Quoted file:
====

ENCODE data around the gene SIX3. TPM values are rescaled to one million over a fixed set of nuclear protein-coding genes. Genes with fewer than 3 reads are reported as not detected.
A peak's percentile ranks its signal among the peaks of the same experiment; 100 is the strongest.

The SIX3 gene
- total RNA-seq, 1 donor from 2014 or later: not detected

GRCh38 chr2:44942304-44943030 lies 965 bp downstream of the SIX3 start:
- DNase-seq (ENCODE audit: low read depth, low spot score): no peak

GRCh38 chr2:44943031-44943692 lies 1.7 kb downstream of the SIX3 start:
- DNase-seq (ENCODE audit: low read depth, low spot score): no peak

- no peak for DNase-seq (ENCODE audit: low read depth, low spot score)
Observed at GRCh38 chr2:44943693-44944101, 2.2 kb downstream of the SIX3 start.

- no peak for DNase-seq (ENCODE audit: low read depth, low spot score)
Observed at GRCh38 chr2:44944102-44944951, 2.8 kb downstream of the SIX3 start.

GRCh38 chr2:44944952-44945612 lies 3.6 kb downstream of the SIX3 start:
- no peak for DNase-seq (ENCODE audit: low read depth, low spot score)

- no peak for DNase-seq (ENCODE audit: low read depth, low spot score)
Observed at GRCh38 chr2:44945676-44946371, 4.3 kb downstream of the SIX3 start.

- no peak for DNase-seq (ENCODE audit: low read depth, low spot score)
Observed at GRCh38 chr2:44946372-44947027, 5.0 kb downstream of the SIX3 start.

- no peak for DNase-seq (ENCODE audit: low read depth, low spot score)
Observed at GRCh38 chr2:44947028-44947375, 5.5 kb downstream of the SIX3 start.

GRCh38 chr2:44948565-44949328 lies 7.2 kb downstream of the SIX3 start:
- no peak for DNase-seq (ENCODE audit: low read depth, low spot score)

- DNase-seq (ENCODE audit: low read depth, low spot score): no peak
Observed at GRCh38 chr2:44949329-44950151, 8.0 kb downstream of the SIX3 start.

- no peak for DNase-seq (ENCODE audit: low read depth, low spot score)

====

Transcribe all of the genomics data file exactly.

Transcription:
ENCODE data around the gene SIX3. TPM values are rescaled to one million over a fixed set of nuclear protein-coding genes. Genes with fewer than 3 reads are reported as not detected.
A peak's percentile ranks its signal among the peaks of the same experiment; 100 is the strongest.

The SIX3 gene
- total RNA-seq, 1 donor from 2014 or later: not detected

GRCh38 chr2:44942304-44943030 lies 965 bp downstream of the SIX3 start:
- DNase-seq (ENCODE audit: low read depth, low spot score): no peak

GRCh38 chr2:44943031-44943692 lies 1.7 kb downstream of the SIX3 start:
- DNase-seq (ENCODE audit: low read depth, low spot score): no peak

- no peak for DNase-seq (ENCODE audit: low read depth, low spot score)
Observed at GRCh38 chr2:44943693-44944101, 2.2 kb downstream of the SIX3 start.

- no peak for DNase-seq (ENCODE audit: low read depth, low spot score)
Observed at GRCh38 chr2:44944102-44944951, 2.8 kb downstream of the SIX3 start.

GRCh38 chr2:44944952-44945612 lies 3.6 kb downstream of the SIX3 start:
- no peak for DNase-seq (ENCODE audit: low read depth, low spot score)

- no peak for DNase-seq (ENCODE audit: low read depth, low spot score)
Observed at GRCh38 chr2:44945676-44946371, 4.3 kb downstream of the SIX3 start.

- no peak for DNase-seq (ENCODE audit: low read depth, low spot score)
Observed at GRCh38 chr2:44946372-44947027, 5.0 kb downstream of the SIX3 start.

- no peak for DNase-seq (ENCODE audit: low read depth, low spot score)
Observed at GRCh38 chr2:44947028-44947375, 5.5 kb downstream of the SIX3 start.

GRCh38 chr2:44948565-44949328 lies 7.2 kb downstream of the SIX3 start:
- no peak for DNase-seq (ENCODE audit: low read depth, low spot score)

- DNase-seq (ENCODE audit: low read depth, low spot score): no peak
Observed at GRCh38 chr2:44949329-44950151, 8.0 kb downstream of the SIX3 start.

- no peak for DNase-seq (ENCODE audit: low read depth, low spot score)